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Human Monstrosity in Terminator II: Judgement Day, Beowulf and The Passion of St Christopher

Human Monstrosity in Terminator II: Judgement Day, Beowulf and The Passion of St Christopher

Hasta la vista, baby!
Hasta la vista, baby!

Noah Salo

English 431 Student Journal: Issue Two, Imagining the Monstrous: a Journey from Abhorrence to Understanding, Advanced Studies in Old English, Trent University, April (2006)

Abstract

Humanity’s perpetual fascination with alterity and monstrosity is notable in various media from antiquity to modern times. Many contemporary fictitious monsters have either direct or indirect origins in monsters of the past. Humanoid monsters are especially disturbing. Early monsters such as giants, vampires and cynocephali closely resemble humans and have high intelligence. One famous modern monster is the Terminator, introduced by James Cameron’s film series. In this trilogy the Terminator is an intelligent humanoid machine that even has flesh. The Terminator is sent from the future to assassinate important resistance.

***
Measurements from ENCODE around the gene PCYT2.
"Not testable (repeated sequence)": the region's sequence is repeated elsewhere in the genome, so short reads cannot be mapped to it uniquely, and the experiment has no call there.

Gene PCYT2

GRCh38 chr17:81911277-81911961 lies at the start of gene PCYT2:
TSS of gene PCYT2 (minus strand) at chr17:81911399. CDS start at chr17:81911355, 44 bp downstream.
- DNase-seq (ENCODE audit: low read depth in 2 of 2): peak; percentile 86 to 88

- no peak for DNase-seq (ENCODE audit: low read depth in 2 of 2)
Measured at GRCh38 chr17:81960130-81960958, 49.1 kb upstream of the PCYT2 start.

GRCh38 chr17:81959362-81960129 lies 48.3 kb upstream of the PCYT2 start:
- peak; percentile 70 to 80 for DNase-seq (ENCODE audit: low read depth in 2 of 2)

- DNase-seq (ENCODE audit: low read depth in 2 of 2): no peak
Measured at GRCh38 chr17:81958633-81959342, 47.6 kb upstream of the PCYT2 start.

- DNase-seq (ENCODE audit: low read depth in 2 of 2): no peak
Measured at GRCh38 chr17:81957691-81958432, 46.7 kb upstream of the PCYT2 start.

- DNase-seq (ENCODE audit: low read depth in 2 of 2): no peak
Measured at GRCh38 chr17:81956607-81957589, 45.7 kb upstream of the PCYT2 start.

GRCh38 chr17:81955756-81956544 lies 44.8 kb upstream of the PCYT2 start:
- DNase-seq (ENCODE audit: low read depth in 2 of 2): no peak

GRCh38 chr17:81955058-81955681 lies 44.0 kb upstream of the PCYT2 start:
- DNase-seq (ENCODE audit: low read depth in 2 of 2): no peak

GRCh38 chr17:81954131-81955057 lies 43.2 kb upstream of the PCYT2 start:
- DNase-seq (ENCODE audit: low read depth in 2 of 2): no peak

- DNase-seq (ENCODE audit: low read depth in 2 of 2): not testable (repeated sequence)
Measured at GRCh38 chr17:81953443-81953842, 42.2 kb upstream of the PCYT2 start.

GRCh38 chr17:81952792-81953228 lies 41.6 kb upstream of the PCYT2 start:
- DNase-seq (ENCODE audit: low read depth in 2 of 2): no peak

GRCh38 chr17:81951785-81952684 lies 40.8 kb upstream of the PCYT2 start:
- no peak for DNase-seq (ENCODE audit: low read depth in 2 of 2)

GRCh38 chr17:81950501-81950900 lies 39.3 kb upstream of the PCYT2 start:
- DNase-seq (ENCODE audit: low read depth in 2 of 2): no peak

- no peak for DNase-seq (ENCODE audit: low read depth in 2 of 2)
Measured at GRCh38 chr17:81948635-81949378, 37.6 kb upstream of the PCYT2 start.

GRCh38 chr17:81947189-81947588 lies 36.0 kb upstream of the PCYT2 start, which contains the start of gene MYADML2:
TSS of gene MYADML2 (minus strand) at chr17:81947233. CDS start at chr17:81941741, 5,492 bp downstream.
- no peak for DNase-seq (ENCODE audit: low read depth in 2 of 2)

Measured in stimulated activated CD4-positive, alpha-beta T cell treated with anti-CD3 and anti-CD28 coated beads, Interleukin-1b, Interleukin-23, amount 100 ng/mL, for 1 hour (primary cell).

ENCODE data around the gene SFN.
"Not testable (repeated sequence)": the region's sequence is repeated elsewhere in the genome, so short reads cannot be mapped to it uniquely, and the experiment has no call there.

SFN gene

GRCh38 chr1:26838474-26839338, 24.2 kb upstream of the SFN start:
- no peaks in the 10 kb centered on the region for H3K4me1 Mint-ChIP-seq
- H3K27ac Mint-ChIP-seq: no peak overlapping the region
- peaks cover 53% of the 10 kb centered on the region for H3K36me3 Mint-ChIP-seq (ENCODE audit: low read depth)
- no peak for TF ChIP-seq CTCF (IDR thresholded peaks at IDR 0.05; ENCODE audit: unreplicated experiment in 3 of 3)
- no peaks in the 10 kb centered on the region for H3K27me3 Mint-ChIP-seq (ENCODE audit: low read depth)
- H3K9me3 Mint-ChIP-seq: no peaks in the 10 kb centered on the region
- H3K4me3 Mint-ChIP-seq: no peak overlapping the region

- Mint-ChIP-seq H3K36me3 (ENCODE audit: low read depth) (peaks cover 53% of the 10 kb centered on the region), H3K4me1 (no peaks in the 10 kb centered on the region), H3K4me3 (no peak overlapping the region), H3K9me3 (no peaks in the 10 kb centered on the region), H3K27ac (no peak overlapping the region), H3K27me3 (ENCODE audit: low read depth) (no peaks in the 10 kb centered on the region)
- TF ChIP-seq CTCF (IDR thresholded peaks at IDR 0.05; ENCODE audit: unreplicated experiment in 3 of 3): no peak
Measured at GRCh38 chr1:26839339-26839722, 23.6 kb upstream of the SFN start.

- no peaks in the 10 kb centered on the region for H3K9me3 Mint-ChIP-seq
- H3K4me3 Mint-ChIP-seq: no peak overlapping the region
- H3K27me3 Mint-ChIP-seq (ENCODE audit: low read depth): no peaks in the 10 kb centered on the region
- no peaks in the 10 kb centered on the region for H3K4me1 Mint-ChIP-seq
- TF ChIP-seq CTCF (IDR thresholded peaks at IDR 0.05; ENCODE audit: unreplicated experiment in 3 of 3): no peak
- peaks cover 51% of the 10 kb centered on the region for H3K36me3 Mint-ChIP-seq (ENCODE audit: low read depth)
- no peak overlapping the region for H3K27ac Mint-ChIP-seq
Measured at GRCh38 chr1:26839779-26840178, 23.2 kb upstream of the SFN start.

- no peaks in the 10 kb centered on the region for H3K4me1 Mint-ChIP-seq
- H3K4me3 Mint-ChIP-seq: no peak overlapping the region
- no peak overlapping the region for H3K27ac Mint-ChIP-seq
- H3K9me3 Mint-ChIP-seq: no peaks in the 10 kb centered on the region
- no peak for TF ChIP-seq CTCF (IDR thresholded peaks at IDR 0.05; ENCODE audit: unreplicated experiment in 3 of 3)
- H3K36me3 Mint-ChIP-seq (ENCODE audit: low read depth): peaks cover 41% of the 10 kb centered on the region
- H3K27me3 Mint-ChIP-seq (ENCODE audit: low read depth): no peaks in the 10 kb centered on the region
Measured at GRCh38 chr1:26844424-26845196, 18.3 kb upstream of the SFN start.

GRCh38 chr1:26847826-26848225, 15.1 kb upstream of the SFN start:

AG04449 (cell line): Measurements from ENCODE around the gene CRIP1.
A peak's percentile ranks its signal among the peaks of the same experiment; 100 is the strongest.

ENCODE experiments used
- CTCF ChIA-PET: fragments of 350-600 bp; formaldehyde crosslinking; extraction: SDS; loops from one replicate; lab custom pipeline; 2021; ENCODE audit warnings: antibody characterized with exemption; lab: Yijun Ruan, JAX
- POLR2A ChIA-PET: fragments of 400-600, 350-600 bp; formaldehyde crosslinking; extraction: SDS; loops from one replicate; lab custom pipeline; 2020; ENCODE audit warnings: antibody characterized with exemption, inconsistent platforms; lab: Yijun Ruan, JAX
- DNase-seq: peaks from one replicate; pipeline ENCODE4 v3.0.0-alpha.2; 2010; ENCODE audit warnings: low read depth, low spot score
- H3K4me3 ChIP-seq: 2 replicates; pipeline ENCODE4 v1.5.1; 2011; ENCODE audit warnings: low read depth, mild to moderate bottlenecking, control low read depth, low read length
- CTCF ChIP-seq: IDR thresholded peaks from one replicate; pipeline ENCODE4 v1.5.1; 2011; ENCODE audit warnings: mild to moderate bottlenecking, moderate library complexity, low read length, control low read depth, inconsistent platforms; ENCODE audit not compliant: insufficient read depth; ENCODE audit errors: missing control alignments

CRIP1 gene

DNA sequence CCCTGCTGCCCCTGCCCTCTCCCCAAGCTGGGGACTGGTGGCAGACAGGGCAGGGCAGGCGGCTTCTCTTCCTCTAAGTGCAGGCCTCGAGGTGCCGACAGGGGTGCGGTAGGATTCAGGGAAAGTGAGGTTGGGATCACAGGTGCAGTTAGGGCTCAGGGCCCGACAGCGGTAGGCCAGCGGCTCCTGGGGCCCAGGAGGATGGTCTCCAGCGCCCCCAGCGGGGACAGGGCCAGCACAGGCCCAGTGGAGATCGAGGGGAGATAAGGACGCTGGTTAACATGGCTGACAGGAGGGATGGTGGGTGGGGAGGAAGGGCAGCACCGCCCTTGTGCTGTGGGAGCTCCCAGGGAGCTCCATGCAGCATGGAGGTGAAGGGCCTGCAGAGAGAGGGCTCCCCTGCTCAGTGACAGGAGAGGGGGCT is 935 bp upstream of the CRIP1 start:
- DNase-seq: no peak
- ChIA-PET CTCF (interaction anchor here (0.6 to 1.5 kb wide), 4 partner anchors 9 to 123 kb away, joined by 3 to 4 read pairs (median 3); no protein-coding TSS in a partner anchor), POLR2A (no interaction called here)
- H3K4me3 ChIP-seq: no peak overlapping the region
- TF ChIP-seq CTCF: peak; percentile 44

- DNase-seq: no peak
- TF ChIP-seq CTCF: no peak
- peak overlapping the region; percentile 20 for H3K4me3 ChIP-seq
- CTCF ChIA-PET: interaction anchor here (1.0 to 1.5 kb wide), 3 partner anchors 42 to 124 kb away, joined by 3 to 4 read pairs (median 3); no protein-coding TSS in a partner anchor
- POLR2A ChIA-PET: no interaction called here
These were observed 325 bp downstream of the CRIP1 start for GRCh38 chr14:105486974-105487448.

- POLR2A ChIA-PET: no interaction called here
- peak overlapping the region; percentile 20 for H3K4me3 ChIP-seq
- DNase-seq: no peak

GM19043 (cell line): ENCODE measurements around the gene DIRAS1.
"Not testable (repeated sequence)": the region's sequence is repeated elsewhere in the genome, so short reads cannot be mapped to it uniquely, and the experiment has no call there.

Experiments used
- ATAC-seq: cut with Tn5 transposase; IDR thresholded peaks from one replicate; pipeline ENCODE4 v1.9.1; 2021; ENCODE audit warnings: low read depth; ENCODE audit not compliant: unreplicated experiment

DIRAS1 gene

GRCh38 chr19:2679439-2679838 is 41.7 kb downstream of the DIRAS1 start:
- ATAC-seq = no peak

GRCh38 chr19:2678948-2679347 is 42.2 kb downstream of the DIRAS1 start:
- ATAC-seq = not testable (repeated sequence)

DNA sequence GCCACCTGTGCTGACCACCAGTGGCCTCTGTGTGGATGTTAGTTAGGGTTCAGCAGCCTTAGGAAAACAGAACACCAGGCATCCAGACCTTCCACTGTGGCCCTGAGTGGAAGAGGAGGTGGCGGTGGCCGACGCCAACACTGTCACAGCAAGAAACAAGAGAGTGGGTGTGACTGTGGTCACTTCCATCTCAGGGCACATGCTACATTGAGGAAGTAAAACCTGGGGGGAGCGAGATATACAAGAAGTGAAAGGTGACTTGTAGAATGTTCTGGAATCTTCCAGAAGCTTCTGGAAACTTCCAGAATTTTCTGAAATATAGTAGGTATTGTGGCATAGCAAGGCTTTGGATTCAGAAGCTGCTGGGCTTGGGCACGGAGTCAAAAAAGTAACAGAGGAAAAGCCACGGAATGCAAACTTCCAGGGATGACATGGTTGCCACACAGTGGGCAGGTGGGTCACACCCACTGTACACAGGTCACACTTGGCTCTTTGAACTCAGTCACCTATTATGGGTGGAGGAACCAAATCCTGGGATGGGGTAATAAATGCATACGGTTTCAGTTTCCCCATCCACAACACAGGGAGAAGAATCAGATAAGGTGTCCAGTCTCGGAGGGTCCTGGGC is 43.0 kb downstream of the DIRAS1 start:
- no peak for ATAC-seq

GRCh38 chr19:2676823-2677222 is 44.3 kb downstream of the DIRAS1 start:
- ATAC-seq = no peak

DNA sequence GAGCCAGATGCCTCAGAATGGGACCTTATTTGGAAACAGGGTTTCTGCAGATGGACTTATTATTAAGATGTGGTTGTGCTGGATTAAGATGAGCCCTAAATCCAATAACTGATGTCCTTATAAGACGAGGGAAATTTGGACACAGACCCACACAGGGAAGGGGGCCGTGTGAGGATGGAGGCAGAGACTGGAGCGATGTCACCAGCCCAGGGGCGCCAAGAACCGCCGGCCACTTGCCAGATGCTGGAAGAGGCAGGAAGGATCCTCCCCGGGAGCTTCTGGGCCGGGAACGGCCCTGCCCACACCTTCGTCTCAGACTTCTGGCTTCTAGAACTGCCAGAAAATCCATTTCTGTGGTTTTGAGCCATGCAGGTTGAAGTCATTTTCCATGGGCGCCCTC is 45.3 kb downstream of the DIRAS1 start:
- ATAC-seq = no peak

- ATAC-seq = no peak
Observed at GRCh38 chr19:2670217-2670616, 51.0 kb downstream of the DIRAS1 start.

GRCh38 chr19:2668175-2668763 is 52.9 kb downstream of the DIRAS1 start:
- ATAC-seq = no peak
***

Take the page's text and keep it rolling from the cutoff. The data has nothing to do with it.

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Humanoid monsters are frightening because their actions and intelligence resembles ours. We see monstrosity in them, but we can also see it in ourselves. The Terminator is terrifying because it is a man- made monster designed to know everything about human anatomy to make it a better assassin. The Terminator also has the ability to develop human emotions and feelings. The closer a monster resembles humanity, the more ambiguous its monstrosity becomes.

Click here to read this article from English 431 Student Journal

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